What's a "Long-Running" Task?
You’re just starting out choosing which components are going to make up your Mesos cluster, and there are a lot of options. Things like Marathon, Chronos, and Aurora, can run long-running or cron-style tasks. But, you say, what does “long-running” actually mean? My Hadoop jobs can take a long time, does that mean they’re long-running? It’s a weird piece of jargon to get your head around the first time, but everyone seems to use it. So, let’s get a definition.
A long-running task could also be described as a “permanent” task. That is, you start it and then it never stops, and it should always be restarted if it exits. Web apps are a good example of this: you want them to always be available and listening on their assigned port, and if they crash for any reason they should be restarted.
Contrast this to a Hadoop job: it has a definite end time (when the job’s processing work is done), and if it exits it should not unconditionally restart. Of course, it may need to on a job failure, but you don’t want your Hadoop jobs running over and over in a neverending Elephant stampede, especially if they’re failing.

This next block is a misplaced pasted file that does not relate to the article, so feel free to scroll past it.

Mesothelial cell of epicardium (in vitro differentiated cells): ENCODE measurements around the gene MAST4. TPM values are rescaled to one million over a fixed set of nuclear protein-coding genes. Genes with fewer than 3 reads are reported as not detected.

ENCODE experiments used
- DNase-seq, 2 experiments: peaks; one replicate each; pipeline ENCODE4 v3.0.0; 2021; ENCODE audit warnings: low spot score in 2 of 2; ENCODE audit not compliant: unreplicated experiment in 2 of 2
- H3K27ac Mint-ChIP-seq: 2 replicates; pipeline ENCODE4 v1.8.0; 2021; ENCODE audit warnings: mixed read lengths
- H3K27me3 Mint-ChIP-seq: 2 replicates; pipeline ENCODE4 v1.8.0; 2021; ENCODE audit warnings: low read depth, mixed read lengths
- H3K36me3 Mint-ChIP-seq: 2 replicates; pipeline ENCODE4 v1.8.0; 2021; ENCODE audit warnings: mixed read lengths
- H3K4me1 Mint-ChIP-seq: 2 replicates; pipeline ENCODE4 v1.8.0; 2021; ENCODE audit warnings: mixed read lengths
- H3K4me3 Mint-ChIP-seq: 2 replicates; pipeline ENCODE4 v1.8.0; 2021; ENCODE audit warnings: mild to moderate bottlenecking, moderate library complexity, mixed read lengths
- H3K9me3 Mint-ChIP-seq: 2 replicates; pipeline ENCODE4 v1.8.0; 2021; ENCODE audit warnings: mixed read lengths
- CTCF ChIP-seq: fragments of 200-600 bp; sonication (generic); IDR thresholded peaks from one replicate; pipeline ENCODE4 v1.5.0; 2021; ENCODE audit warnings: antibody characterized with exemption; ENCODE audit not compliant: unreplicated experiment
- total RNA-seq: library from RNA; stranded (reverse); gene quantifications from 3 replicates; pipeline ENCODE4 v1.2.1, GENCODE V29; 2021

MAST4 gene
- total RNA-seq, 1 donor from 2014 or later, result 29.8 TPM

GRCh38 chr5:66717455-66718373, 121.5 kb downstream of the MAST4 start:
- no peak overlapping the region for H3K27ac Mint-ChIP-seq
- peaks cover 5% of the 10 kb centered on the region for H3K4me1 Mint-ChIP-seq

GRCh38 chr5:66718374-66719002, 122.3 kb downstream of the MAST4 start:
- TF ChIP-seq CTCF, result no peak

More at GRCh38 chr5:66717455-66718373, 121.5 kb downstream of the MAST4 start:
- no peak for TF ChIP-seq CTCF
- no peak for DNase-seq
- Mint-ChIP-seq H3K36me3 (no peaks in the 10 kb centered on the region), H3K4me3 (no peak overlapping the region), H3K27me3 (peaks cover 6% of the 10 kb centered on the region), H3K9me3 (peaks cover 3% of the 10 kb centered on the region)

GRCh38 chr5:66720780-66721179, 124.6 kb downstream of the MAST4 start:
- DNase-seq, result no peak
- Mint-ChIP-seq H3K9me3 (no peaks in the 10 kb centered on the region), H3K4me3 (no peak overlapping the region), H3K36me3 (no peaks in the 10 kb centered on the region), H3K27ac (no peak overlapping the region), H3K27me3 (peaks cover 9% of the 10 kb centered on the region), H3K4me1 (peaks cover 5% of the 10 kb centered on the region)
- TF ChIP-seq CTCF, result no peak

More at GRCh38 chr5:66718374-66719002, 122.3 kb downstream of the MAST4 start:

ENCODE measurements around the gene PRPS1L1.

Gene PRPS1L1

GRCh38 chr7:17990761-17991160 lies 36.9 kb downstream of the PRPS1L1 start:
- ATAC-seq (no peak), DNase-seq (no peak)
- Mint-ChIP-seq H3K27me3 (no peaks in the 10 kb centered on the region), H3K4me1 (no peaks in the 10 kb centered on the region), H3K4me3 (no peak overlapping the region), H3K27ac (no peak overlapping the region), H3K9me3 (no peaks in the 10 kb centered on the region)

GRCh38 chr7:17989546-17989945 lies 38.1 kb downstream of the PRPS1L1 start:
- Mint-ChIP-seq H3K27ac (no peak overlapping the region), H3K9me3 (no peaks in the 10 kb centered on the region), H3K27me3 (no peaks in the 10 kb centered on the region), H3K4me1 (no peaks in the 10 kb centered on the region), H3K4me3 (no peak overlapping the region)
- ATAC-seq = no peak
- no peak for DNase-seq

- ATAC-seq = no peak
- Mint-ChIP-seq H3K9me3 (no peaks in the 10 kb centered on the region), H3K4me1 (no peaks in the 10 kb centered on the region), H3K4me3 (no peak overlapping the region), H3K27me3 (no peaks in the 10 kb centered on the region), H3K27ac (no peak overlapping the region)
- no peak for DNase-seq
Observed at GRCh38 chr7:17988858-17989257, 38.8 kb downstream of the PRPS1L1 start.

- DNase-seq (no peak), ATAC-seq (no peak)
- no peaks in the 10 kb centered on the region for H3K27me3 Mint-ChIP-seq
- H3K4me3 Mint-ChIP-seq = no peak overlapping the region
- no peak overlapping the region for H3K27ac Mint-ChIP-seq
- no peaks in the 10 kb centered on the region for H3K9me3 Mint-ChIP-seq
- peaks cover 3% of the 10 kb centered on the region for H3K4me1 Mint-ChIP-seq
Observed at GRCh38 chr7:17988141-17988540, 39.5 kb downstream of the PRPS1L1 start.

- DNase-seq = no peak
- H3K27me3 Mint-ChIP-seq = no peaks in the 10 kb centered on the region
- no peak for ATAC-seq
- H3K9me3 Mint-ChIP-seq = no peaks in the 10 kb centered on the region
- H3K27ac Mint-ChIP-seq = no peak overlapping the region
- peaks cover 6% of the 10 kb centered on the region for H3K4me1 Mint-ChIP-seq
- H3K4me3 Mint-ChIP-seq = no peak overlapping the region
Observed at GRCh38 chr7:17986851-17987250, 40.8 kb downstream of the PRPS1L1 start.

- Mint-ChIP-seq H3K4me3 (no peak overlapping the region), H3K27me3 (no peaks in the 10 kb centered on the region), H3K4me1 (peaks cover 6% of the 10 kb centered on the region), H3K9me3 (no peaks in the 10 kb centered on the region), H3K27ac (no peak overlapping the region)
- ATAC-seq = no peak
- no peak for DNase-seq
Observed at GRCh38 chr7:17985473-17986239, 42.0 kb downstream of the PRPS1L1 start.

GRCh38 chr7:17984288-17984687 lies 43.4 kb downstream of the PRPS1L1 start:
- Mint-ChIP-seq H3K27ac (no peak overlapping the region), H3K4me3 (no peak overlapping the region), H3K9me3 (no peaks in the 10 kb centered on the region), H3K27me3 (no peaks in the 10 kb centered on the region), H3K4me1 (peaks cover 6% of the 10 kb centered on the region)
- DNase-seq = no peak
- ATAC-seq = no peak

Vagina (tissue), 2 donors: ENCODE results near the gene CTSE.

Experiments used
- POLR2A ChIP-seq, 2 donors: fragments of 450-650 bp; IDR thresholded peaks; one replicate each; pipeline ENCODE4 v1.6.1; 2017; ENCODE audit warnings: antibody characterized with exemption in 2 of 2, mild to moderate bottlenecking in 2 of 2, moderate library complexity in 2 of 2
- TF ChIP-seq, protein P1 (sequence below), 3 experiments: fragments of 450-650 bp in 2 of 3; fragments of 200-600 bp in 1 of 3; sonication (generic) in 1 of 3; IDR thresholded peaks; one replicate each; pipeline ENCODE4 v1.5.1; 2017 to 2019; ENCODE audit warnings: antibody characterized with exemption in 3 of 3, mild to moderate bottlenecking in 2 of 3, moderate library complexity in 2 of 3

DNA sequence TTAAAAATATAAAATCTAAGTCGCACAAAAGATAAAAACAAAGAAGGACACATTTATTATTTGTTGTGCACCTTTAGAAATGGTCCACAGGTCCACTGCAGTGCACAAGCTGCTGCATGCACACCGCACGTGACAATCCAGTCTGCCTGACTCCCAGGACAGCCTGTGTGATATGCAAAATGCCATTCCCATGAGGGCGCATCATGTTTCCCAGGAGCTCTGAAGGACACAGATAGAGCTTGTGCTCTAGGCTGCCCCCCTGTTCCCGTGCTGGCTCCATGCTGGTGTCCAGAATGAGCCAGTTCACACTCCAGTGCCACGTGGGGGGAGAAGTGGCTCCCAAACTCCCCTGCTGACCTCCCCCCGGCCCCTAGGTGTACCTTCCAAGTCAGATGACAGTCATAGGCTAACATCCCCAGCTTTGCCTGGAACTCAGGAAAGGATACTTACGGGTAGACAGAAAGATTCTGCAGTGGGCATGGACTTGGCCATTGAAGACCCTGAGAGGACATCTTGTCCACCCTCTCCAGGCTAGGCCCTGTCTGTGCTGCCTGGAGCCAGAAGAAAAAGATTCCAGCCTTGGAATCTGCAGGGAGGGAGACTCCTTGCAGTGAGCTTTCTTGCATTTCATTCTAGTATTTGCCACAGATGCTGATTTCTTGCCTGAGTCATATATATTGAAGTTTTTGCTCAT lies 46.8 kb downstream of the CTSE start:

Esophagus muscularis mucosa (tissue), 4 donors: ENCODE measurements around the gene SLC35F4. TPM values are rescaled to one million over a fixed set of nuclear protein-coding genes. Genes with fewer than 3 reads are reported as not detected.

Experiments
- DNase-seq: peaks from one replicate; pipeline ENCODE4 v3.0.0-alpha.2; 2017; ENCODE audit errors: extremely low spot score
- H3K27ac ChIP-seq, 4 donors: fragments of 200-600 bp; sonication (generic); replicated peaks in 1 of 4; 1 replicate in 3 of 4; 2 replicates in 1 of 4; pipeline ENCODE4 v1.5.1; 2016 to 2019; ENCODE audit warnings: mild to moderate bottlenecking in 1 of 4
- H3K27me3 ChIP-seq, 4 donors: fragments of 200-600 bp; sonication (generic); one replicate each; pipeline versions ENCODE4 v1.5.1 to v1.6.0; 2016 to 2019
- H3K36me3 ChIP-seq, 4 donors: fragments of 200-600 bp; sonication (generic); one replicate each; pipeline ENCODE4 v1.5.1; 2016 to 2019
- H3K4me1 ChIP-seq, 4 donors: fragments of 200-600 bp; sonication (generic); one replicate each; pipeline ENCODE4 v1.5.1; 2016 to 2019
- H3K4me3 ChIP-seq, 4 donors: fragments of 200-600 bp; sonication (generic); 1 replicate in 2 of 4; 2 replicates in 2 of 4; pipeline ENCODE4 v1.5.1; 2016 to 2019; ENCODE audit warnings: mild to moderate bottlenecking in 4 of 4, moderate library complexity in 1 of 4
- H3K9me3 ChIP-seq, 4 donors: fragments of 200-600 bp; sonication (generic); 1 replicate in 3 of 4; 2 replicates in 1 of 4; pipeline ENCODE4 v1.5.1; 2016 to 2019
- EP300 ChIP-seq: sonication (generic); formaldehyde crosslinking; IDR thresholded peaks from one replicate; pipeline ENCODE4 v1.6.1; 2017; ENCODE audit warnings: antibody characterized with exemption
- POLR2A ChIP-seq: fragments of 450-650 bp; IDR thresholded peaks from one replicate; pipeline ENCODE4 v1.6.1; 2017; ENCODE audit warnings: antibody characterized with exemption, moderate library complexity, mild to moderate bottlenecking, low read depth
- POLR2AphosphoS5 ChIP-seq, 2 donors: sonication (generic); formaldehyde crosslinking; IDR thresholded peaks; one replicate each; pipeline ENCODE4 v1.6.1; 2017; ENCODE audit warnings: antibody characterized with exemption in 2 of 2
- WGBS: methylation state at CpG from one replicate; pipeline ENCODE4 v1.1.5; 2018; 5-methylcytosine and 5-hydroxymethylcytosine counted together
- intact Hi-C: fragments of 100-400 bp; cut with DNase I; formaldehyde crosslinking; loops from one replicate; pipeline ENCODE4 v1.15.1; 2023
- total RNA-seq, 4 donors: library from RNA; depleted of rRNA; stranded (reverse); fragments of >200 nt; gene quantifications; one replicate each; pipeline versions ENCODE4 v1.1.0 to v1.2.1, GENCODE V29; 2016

How about workloads that need to be run over and over? For example, a daily ETL process? Are those long-running? Nope! Those should be restarted on a schedule, not on exits.
And what about frameworks themselves? Are those long-running? Let’s apply the definition: are they always on and should they always be restarted? In most cases, yes! Frameworks like Marathon and Chronos are long-running, even though they can schedule short-term tasks. There are a few exceptions, like running individual Spark jobs on Mesos, but most of the frameworks you will run will be long-running.
Here’s a graphic to drive this home:
With this definition in hand, you can now choose an appropriate framework for your workload. If you know you have a long-running task, give Marathon a shot. It can schedule work like web services and cache processes, as well as other frameworks. If you have something you want to run periodically, try Chronos or Aurora, both of which have cron-like scheduling options. And if you have something that you just want to run on-demand, the instructions for your framework will probably have recommendations on how to make sure the jobs complete successfully and run completely.